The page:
Antitrust & Competition Policy Blog

Editor: D. Daniel Sokol
University of Florida
Levin College of Law

Monday, March 11, 2013

Antitrust and the Future of Nursing: Federal Competiton Policy and the Scope of Practice

Posted by D. Daniel Sokol

Daniel J. Gilman, Federal Trade Commission and Julie Fairman, University of Pennsylvania - School of Nursing explore Antitrust and the Future of Nursing: Federal Competiton Policy and the Scope of Practice.

ABSTRACT: In 2011, the Institute of Medicine (IOM) released a major report on the nursing profession and its present and potential roles in U.S. health care: The Future of Nursing: Leading Change, Advancing Health. According to the IOM, nurses’ regulatory scope of practice often proves to be narrower than the ideal, socially desirable, or medically prudent scope of practice; and the space between the regulatory standard and the ideal is large enough that it is a substantial health policy problem. To ameliorate the problem the IOM suggests, among other things, that regulatory restrictions on the scope of practice receive attention from the federal antitrust agencies. This paper considers what such antitrust therapy might entail, chiefly by explaining some of what antitrust law and policy have had to say about licensure and scope of practice already. We focus, in particular, on a species of soft antitrust intervention employed by one of the nation’s two competition authorities, the Federal Trade Commission (FTC).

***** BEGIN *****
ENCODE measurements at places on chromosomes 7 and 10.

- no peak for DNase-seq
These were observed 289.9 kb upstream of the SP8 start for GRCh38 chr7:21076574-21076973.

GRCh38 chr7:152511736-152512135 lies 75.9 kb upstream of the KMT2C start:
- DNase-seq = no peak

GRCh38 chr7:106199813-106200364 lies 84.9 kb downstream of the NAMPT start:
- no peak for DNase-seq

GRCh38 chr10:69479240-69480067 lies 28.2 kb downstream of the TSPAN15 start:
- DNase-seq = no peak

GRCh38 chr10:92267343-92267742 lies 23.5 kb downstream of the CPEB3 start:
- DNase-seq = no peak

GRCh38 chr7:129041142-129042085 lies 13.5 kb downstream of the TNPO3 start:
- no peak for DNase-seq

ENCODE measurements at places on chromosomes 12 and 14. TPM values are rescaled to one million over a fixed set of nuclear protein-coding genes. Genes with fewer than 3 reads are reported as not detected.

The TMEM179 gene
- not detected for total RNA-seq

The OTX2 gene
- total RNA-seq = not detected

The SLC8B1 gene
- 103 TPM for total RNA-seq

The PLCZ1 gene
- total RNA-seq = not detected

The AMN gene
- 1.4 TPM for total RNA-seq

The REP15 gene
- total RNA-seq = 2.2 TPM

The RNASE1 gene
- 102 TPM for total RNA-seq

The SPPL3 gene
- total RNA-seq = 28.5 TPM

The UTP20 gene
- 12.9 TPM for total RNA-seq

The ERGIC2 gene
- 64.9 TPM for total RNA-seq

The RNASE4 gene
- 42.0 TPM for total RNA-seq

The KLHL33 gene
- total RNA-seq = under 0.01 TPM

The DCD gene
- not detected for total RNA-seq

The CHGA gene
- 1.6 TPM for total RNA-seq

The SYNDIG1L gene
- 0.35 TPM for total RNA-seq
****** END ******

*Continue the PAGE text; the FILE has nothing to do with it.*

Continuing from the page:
Recent years have seen the issuance of a series of competition policy analyses addressing the IOM’s concern about over-strict limits on nurses’ scope of practice. In these, the staffs of the FTC’s Office of Policy Planning, Bureau of Economics, and Bureau of Competition have observed that (1) many geographic areas (or markets) are subject to primary care workforce or manpower shortages, (2) market forces may be slow to clear those shortages for reasons that include, among others, regulatory impediments to competition; (3) such shortages may impinge upon both price and non-price competition between health care service providers; (4) in some places, such shortages may impede patient access to primary care services and may, in the limit, drive the supply of certain services to nil; and (5) certain licensing or scope of practice restrictions on APRNs appear under-rationalized (at best), where they purport to rest upon patient protection concerns that are unsupported either by demonstrated patient harms or empirically grounded assessments of substantial patient risks. Because regulatory restrictions on APRNs’ licensure and scope of practice may come at a substantial competitive cost, FTC staff have recommended that such limits not be more stringent than patient protection requires. In broad strokes, they have asked that state policy makers account for competitive costs when considering scope of practice restrictions, and they have suggested that certain costs should not be imposed on the public absent an evidence-based promise of countervailing consumer protection benefits.

The paper synthesizes these various advocacy comments, expands upon their bases in competition law and economics, and describes future research pertinent to the access issues of concern to both the IOM and the FTC.

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